The problem with kicking the can down the road is what happens when you reach a hill.
Speaking of hills, Taos wasn’t what we’d expected. Galleries cluster the square, yes. We loved our circuitous bike ride along the foothills to Arroyo Seco. El Meze boasts views, an iron-chef James Beard winner and delectable fare. The Rio Grande Gorge nearby inspires awe. But you won’t find posh on La Placita at Paseo del Pueblo Sur. Julia Roberts bought Don Rumsfeld’s 40-acre ranch here to escape Rodeo Drive, not to replace it. Taos is backwoods, weedy, agrarian, a bit Baja. Signature dish? Fry bread at Ben and Debbie’s Tiwa Kitchen down the dusty street from Taos Pueblo, a Native monument.
Do you know what a whole life insurance policy is? It’s money for death that first builds cash value. You might suppose there’s little connection to either Taos or investor relations. Conventional wisdom taught folks to “buy term and invest the difference.” Why blend your hedge with your investment? Insurance by definition is the price you pay for the unexpected, and investing used to be the opposite.
At Taos Pueblo, for a thousand years the people bested marauders with adobe walls and wooden ladders. The apartment-like construction permitted entry through holes in ceilings doubling as doors. If enemies breached walls, occupants pulled ladders and the complex transformed into an impenetrable fortress.
Today Taos Pueblo is a reservation with a casino down the road. Doors and stairs have replaced holes and ladders and the wall once 10-15 feet high is now a short decorative reminder re-plastered annually for the tourists. Residents count today on the federal government.
Whole life insurance is effectively what’s gotten the planet into trouble. A policy is an agreement to exchange value. Say $1 million. It’s a contract costing you a sum and guaranteeing you a million dollars if you die, which also lets you leverage the amount you’re spending but with immediate impact on the contract’s value. It’s a complex derivative. AIG offered them. The contract guarantees a return, so AIG got insurance on the insurance from a reinsurer and transferred the remaining risk to brokers like Lehman Brothers, which bought mortgage-backed securities to offset promises to backstop AIG’s commitments to pay life-insurance contracts a guaranteed return.
This all works fine until you come to a hill. Take Greece. So long as the value of assets – homes, stocks, bonds, art, commodities, on it goes – rose, everybody got a guaranteed return and one out of three people could work for the government and still expect to retire at 50 with a pension. That concept came to a chaotic halt when stuff stopped rising in value. Now we wait for a conclusion or a shoe smacked into the can rolling up the rising road.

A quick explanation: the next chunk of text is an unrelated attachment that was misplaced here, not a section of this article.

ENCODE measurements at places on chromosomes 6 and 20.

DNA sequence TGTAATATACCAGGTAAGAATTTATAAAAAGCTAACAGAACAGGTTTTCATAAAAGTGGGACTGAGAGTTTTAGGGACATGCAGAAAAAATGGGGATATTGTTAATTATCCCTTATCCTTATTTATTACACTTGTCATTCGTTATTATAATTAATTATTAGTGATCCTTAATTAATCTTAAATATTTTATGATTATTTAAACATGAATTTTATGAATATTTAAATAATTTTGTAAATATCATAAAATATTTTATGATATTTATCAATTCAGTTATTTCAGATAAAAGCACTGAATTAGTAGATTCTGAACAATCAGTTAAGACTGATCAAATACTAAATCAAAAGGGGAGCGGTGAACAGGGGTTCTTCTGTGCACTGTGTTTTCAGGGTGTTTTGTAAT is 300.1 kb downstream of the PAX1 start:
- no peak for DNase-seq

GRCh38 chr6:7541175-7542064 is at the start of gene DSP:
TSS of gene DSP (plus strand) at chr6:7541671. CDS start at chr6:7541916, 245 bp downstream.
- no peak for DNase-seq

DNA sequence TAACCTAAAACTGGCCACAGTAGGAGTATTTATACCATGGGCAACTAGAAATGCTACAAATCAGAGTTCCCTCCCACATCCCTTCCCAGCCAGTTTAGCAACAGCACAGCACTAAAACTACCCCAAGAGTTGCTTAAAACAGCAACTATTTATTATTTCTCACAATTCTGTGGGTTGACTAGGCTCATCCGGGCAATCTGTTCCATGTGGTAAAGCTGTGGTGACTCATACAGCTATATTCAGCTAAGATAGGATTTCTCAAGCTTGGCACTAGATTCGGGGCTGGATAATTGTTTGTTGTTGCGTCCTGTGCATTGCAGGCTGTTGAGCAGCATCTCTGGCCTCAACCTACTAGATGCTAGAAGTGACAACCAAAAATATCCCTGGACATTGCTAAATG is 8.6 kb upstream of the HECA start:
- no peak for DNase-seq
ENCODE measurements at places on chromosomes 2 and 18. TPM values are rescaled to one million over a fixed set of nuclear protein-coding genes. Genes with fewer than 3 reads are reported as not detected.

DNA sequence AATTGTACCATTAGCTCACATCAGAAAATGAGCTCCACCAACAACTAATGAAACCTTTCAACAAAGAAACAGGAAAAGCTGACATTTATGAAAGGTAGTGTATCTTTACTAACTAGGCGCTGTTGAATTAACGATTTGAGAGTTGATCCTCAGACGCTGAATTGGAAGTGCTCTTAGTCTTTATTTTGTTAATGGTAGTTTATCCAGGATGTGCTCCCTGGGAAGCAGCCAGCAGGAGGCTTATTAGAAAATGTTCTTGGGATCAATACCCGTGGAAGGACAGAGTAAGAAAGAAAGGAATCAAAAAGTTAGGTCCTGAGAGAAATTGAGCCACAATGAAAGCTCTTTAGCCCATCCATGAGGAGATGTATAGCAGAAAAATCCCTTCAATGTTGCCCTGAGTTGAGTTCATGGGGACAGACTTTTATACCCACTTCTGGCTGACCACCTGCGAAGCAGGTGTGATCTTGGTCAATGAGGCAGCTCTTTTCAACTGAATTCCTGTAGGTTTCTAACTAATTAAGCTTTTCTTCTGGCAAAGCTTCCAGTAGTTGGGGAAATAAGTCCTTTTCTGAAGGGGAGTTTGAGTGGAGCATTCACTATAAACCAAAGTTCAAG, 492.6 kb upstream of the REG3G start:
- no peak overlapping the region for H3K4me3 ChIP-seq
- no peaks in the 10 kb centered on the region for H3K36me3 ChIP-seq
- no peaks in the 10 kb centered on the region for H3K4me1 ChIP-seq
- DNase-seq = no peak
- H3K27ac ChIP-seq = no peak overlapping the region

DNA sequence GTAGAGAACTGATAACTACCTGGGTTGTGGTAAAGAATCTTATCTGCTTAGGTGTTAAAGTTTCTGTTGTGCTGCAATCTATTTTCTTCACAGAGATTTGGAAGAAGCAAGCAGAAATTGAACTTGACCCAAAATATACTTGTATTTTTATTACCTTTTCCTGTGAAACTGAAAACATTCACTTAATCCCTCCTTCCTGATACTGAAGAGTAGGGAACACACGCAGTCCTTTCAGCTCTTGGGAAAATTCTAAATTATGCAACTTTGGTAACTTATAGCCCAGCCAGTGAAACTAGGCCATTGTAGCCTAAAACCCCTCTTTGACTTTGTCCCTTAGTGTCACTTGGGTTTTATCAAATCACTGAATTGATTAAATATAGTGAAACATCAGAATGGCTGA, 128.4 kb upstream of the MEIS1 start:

For most of a thousand years Taos Pueblo ruled its domain and relied on nobody. Today you take Camino del Pueblo north from Taos Plaza until it dead-ends into a dirt parking lot, where you pay a fee to visit.
What were they doing for a millennium that worked so much better? One could say, “No, Europeans showed up. That’s what stopped it.” Sure. The lesson that you’re better off relying on nobody stands, even if that means you don’t have doors and instead have holes in ceilings, and ladders. Is anybody paying attention?
Back to IR. Your shares today are a whole-life insurance policy. They’re an asset with associated costs and capacity for leverage via indexes and ETFs, options and futures. All of it is interconnected. Your story becomes secondary to liabilities and yield. I’m sorry to tell you so but it’s a fact. It must be part of what you explain to management or you’ll be leaving out the linchpin of contemporary capital markets.
History is predictive analytics. The fundamental flaw in our global model is simple. You cannot guarantee a future without hills and if your model depends on kicking cans down roads, sooner or later the can will roll back to you.
The solution? Simplicity. Occasional inconvenience. Something a bit Baja. You may have to crawl through a hole in the ceiling. Cutting a door in the wall makes life easier but supposes risk is gone permanently.
We’d warned in May that June might be the roughest month since last autumn in what is our ongoing Great Risk Asset Revaluation. It was, though it took longer than we thought. We’re not through this turbulence. We’ve reached a hill, of some sort.
Taos Pueblo still stands and its people are delightful and resilient as are humans generally regardless of whole-life insurance policies and risk-transfer. But tomorrow comes, and convenience costs. That’s today’s capital-markets lesson.